Fast forward to 2017. We live in a 24-hour news cycle, with content being spewed out not just by journalists – the whole world is at it!  This has been a great opportunity for media analysts – an exponential increase in the volume of content to read and analyse.

But with it comes 21st century challenges.  The analyst no longer pops in to the office to pick up their coverage. Fewer chances to catch up and connect with them over a cup of tea – instead we communicate with each other virtually on Skype calls.  Our workload is measured in megabytes or file attachments rather than sacks of post.  The deadline is always ‘as soon as possible’ which typically means ‘tomorrow’ or ‘Monday morning’ if today happens to be a Friday!  Client crises inevitably happen over public holidays or the day before a week’s annual leave (actually, nothing changes there, the ‘law of sod’ is perpetual!).

I’m not complaining, it is a sign of progress. Computers now do the stuff they are good at, leaving the humans to do the stuff they are good at. Metadata (date, headline, source, journalist) is often pre-populated on our databases, giving us more time to analyse the content within the media. We increasingly do the interesting stuff like message identification and spotting emerging opportunities and threats.  Think how many forests have been saved now that we work in paperless offices. My double / triple /quadruple screen set up does block out the sun a bit from my window though.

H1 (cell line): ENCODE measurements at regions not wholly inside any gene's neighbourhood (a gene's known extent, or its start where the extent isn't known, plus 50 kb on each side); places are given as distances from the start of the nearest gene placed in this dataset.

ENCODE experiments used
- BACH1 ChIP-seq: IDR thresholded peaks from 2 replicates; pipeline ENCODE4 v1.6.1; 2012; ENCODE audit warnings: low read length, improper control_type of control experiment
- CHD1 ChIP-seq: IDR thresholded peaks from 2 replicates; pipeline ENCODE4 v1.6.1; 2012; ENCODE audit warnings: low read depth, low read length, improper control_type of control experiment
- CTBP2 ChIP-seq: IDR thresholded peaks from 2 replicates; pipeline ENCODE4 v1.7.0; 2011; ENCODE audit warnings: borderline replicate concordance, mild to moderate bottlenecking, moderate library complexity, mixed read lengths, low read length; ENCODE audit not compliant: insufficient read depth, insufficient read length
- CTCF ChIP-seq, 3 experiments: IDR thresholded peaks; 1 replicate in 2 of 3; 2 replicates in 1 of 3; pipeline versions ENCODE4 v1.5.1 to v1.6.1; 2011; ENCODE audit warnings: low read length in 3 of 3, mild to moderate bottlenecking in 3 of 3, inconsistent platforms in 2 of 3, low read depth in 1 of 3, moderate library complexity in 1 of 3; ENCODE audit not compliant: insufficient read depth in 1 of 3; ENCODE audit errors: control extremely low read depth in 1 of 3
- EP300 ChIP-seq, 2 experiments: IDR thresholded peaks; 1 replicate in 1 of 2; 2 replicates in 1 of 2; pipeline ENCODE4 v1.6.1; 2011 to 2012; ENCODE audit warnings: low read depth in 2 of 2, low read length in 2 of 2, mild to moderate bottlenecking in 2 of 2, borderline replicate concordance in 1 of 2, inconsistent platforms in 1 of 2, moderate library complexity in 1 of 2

Multiple screens

The biggest challenge is wading through the treacle.  As a data nerd I collect oodles of data about my freelance media analysis team.  The starkest trend is the amount of waffle and nonsense which needs to be filtered out. 2016 was particularly bad – over a third of the content we received was not relevant to our client briefs and had to be filtered out. That’s a third of my team’s time not really doing content analysis.  I don’t call that progress.

Irrel coverage over time

How has your working day changed since you started working in media analysis? Do you share my challenges? Have you developed ways to work smarter? Let’s share them amongst the AMEC Young Leaders Group**.  Thanks for reading.




** Steph is a member of the Young Leaders Group at the International Association of Measurement & Evaluation of Communication (AMEC), whose focus is to provide networking and knowledge share opportunities to rising stars in the media evaluation and analysis sector.  Come and join our LinkedIn group.